1.Samuel Ndung’u Njoroge; Joyce Njambi Mungai; and Wilson Mwangi Munyua (the “Accused Persons”) are charged with murder contrary to section 203 as read with section 204 of the Penal Code. They are jointly accused of the murder of Lucy Njambi Nyagiko (“Deceased”) on January 24, 2018 at Kiambu sub-county within Kiambu County.
2.The Prosecution called 38 witnesses to prove its case. The prosecution theory is that the 1st Accused Person, who had married the Deceased, a much younger woman, as a second wife, was offended when she chose to leave him and moved out of their home. The theory runs that the 1st Accused Person, obsessed with the Deceased and afraid to lose her, suspected that she was having a relationship with another (younger) man. According to the Prosecution, when the 1st Accused Person’s efforts to win the Deceased back failed, he decided to murder her because he would rather have her dead than allow her “to sleep with uncircumcised men.” The theory is that the 1st Accused Person planned for the Deceased’s murder with the help of the 2nd and 3rd Accused Persons and a fourth accomplice who was never apprehended. The Prosecution claims that the 1st Accused Person lured the Deceased into his car and then forcefully drove her to Sasini Coffee Estate where one of the accomplices raped her before another of the accomplices doused her with sulfuric acid. The Deceased died a day later from the burns caused by the acid. The Prosecution relied on dying declaration evidence as well as circumstantial evidence both of which, it claims, connect the Accused Persons to the murder.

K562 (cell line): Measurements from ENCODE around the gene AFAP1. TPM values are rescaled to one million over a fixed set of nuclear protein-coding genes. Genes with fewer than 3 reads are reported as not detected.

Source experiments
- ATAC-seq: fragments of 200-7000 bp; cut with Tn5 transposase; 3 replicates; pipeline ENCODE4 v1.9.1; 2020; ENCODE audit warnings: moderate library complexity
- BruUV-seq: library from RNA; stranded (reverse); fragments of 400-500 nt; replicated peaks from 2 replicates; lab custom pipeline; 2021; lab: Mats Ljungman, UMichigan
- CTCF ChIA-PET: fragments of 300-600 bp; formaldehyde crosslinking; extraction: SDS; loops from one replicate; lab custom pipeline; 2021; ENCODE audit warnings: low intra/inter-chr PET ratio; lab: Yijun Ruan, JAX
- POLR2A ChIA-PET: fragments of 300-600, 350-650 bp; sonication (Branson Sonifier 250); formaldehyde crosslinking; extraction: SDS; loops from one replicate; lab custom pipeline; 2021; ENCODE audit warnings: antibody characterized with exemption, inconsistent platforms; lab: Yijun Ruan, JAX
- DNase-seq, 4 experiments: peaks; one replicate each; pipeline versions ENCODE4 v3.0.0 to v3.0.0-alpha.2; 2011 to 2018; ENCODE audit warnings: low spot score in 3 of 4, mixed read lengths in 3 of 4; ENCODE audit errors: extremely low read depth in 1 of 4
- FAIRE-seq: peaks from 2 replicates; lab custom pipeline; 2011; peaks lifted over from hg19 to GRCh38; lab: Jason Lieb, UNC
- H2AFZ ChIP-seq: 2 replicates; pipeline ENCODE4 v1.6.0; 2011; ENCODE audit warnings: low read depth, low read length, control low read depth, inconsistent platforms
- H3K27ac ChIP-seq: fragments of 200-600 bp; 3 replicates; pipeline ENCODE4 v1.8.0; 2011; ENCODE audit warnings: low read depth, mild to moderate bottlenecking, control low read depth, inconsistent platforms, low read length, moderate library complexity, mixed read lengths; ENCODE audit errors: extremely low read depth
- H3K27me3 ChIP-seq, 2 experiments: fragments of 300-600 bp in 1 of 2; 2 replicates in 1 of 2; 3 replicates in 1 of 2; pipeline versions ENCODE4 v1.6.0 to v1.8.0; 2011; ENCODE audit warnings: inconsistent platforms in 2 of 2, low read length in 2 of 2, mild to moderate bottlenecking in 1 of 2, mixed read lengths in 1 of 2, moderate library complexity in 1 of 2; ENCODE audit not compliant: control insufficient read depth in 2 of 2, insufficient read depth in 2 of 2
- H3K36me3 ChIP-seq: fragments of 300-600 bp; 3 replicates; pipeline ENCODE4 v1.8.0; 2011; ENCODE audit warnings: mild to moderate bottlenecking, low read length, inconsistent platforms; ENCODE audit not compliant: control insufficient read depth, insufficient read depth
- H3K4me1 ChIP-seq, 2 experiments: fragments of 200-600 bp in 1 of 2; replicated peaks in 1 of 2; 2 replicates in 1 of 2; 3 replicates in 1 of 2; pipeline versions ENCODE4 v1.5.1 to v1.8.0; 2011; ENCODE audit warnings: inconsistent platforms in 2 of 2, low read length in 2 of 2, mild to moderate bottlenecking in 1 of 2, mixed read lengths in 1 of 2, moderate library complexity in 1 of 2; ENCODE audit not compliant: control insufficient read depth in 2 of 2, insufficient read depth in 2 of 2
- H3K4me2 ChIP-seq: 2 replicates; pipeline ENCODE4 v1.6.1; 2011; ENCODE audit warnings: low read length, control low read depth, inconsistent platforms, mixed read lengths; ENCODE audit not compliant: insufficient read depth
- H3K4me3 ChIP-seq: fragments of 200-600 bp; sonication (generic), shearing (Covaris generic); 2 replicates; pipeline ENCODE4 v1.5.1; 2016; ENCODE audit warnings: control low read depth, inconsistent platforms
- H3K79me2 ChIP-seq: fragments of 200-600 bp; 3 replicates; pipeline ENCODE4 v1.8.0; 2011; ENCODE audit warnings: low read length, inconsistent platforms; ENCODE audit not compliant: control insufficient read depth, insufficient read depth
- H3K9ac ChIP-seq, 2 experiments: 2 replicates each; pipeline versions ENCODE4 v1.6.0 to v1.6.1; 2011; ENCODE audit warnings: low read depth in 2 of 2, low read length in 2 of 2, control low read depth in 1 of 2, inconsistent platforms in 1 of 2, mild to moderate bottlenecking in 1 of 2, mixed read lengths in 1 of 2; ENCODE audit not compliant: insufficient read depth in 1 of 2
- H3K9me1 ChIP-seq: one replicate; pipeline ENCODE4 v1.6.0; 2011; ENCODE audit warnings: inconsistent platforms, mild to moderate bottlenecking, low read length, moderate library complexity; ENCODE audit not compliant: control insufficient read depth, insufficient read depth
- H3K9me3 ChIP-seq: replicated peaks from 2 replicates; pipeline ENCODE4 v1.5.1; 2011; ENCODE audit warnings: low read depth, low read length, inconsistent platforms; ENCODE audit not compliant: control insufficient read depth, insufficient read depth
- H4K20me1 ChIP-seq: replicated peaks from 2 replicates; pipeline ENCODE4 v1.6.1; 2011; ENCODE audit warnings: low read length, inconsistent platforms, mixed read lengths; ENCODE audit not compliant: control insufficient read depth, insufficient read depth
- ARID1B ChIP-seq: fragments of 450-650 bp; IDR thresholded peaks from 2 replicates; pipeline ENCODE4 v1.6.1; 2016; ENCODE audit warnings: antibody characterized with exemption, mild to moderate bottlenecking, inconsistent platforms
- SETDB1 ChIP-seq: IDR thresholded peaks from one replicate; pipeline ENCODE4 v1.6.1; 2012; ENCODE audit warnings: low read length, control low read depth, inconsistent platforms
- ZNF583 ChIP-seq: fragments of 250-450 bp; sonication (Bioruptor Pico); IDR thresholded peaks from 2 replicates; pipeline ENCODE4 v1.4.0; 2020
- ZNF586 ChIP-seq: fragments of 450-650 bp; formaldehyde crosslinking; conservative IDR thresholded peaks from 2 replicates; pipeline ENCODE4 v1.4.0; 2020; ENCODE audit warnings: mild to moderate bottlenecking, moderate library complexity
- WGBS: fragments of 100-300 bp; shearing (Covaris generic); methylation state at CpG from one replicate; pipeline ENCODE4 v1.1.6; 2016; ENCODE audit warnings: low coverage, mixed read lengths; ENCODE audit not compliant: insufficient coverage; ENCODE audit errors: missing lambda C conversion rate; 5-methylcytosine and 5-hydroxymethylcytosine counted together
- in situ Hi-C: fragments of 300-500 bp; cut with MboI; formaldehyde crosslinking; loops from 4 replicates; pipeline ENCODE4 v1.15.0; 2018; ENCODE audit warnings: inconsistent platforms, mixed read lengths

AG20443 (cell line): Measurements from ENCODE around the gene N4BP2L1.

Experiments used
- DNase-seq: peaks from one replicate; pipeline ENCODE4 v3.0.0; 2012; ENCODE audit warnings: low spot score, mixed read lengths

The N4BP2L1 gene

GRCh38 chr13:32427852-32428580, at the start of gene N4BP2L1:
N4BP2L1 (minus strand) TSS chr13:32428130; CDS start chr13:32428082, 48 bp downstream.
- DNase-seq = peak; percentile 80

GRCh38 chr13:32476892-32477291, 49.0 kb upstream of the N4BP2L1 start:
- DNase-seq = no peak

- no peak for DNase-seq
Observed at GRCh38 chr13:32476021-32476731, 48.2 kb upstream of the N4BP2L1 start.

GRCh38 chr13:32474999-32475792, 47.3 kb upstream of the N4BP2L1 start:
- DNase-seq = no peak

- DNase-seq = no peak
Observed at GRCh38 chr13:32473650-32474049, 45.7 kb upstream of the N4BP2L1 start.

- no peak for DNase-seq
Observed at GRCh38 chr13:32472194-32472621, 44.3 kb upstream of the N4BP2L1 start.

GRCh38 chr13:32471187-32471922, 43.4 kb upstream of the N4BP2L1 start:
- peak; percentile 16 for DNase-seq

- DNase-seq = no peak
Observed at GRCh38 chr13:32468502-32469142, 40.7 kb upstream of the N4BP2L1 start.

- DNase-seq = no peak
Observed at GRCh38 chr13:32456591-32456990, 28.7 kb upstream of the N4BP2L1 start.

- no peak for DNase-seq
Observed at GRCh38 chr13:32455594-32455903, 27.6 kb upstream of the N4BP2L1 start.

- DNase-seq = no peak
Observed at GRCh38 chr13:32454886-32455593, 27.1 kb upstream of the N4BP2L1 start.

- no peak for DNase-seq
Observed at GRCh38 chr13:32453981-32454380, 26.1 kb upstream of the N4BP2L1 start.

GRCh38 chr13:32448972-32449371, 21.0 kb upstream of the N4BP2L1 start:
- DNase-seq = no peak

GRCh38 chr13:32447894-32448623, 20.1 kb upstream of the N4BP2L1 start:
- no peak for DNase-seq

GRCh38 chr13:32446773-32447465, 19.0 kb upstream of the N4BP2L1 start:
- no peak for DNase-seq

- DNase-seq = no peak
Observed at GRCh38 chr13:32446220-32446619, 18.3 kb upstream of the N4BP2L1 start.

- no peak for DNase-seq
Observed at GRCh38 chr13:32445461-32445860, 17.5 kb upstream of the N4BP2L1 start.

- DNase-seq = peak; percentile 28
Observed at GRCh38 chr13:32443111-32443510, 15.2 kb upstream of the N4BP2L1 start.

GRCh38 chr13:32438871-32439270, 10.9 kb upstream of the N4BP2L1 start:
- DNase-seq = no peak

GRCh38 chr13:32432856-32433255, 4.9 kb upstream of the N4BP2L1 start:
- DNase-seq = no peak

3.At this point in the trial, with the Prosecution having closed its case, the Court is required to determine if the Prosecution has established a prima facie case sufficient to put the Accused Person on his defence. The test to be utilized is the famous one stated in Bhatt vs R  EA 332: whether, as a matter of law – without taking any conclusive view of the credibility and probative value of the evidence presented – the Prosecution has adduced reasonable sufficient evidence of the matter in respect of which it has the burden of proof. Reasonable sufficient evidence is one which a reasonable tribunal could convict.
4.At this point in the case, it would be improper to assess the strength or weakness of the prosecution evidence by taking a view of the witness reliability unless I conclude that the state of the evidence called by the Prosecution, taken as a whole, is so woefully unsatisfactory, contradictory, or so transparently unreliable that no court, properly directing its mind, could properly convict on the evidence. In my view, this forbiddingly high threshold is not met here, since there is some evidence which, if accepted and “taken at its highest”, would entitle the Court to convict. At this point, the less I say, the better.
5.Taking this test and standard into consideration, the Prosecution has placed enough material to make this a fit case to require the Accused Person to respond to the evidence adduced.
6.Consequently, the Court finds that all the three Accused Persons have a case to answer and puts all three on their defence. The case shall be set down for defence hearing.